Moreover, as addressed above, this Court's review of the ALJ's decision is limited to whether the decision is supported by substantial record evidence and whether the ALJ applied the correct legal standards.[24] The Court is not permitted to re-weigh the evidence or substitute its judgment for that of the ALJ.[25] For these reasons, the Court also discounts another of Plaintiff's arguments, that is only slightly more developed. Plaintiff argues that the ALJ erred in finding that at the hearing, Plaintiff appeared together and not under apparent stress, because Plaintiff had undergone bladder surgery the day before the hearing, was wearing a catheter and was under the influence of pain medications. But the ALJ made no finding that Plaintiff appeared together and not under stress. The only such reference to a lack of apparent stress was the ALJ's reference to a medical record in which a treatment provider observed as much. And even if the ALJ had made such a finding, based on his observations of Plaintiff during the hearing, this Court cannot reweigh the evidence nor substitute its own opinion for the ALJ's observations and findings.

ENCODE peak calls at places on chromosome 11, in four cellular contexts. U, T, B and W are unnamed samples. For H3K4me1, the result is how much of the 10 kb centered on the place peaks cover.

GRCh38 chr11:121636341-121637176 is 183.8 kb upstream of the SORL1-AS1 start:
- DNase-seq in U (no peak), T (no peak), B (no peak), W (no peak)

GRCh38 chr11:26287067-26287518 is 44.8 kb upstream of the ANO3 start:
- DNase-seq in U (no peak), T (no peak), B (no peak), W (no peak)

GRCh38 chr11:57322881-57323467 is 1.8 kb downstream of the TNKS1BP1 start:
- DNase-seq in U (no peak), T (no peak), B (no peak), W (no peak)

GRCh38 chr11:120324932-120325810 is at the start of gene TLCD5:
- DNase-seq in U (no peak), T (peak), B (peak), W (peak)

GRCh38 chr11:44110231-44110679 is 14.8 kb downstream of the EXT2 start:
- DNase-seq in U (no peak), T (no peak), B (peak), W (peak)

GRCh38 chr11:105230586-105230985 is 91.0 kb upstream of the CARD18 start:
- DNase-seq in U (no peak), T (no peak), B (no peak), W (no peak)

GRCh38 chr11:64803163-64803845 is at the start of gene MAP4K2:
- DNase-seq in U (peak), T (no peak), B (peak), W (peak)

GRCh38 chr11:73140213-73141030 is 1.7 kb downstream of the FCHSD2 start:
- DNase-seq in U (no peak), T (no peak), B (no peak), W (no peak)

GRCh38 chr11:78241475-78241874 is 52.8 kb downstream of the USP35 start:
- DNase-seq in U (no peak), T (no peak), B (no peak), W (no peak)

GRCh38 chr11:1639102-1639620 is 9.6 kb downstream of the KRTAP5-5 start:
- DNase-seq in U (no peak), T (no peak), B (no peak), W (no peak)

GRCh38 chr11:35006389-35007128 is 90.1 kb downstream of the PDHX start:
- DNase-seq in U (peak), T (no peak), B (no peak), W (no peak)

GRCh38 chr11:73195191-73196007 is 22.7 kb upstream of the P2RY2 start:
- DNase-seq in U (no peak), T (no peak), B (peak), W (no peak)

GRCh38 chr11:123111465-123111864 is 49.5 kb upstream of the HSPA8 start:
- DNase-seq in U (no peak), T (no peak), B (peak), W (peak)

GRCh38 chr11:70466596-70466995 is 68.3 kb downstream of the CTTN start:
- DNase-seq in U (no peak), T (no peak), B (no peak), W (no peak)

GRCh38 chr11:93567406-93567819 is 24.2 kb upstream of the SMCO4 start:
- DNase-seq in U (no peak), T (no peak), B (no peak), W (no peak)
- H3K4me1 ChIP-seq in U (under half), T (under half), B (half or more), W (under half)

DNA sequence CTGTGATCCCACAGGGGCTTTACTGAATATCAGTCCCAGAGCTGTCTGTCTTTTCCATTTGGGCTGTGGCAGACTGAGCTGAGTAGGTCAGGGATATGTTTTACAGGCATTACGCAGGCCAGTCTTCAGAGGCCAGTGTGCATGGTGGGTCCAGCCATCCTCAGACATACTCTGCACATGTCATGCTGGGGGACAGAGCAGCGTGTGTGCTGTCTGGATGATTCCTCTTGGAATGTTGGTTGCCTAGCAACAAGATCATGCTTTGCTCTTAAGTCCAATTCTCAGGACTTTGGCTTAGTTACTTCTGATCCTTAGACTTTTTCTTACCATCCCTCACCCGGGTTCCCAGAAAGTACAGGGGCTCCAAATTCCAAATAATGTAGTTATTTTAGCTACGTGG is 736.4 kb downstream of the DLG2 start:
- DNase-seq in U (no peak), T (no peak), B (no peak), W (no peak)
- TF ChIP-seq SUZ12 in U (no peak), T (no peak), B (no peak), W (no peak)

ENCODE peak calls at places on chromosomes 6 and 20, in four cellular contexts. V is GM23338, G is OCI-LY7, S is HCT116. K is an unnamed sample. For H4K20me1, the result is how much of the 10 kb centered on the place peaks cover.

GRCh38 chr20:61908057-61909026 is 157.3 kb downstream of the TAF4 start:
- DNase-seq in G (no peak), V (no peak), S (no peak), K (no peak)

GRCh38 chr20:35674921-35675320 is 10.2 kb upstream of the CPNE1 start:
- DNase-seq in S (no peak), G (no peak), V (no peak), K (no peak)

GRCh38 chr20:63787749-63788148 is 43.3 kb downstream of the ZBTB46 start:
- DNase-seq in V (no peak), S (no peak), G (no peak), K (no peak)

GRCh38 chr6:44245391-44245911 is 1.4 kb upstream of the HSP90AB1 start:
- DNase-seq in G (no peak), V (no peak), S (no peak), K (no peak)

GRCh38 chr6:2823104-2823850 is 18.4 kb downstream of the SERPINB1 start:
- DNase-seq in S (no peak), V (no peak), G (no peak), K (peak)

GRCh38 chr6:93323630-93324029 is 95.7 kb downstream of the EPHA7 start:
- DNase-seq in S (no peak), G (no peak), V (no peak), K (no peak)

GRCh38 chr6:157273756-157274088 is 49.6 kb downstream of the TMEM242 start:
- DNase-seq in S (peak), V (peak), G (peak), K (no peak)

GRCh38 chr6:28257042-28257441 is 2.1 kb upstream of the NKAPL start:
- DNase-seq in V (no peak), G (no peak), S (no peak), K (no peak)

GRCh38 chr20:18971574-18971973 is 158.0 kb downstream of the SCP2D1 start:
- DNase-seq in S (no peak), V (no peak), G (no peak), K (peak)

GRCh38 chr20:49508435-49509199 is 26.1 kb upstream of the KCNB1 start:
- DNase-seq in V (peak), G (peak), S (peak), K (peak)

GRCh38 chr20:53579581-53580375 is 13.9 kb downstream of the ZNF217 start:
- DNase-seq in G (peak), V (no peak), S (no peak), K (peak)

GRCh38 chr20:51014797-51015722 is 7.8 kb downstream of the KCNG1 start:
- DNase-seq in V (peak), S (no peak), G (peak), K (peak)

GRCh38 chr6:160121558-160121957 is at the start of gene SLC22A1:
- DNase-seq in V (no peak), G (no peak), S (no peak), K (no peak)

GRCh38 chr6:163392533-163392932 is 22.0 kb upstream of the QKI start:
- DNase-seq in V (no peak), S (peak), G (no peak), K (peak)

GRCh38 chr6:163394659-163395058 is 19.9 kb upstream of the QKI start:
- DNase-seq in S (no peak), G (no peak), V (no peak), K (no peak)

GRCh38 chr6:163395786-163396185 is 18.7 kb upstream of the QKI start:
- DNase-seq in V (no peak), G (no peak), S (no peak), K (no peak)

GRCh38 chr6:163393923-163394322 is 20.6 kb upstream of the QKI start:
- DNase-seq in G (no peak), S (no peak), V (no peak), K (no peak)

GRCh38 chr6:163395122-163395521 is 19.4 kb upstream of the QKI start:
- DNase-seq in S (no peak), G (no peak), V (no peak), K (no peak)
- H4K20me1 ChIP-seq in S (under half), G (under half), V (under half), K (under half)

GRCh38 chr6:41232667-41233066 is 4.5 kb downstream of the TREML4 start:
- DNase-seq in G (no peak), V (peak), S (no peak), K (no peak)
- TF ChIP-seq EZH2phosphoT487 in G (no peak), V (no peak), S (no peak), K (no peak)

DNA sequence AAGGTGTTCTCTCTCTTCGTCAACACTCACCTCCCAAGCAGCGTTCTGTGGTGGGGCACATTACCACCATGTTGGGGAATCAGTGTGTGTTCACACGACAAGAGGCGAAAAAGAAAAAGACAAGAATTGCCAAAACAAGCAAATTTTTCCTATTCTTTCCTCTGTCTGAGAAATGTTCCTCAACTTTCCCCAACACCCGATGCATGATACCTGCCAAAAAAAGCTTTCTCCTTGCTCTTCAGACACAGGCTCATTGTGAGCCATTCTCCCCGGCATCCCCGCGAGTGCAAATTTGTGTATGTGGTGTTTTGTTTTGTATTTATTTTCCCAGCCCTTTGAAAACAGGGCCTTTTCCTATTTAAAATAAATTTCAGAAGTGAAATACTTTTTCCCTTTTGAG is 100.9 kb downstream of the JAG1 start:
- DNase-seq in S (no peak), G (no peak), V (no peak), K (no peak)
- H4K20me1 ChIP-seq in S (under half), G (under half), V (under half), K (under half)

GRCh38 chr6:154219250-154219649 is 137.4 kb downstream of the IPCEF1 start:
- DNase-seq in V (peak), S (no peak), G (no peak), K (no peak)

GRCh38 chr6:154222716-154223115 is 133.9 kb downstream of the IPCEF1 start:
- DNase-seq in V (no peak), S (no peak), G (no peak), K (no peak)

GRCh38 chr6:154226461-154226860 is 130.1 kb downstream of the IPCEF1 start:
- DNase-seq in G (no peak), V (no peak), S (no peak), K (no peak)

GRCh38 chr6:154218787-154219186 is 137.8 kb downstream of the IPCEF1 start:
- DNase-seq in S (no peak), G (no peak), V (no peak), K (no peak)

V. Conclusion

For these reasons, the Court concludes that the ALJ did not err in assessing Plaintiff's RFC nor in his ultimate determination that Plaintiff is not disabled.

IT IS THEREFORE ORDERED BY THE COURT THAT Defendant's decision denying Plaintiff disability benefits is AFFIRMED.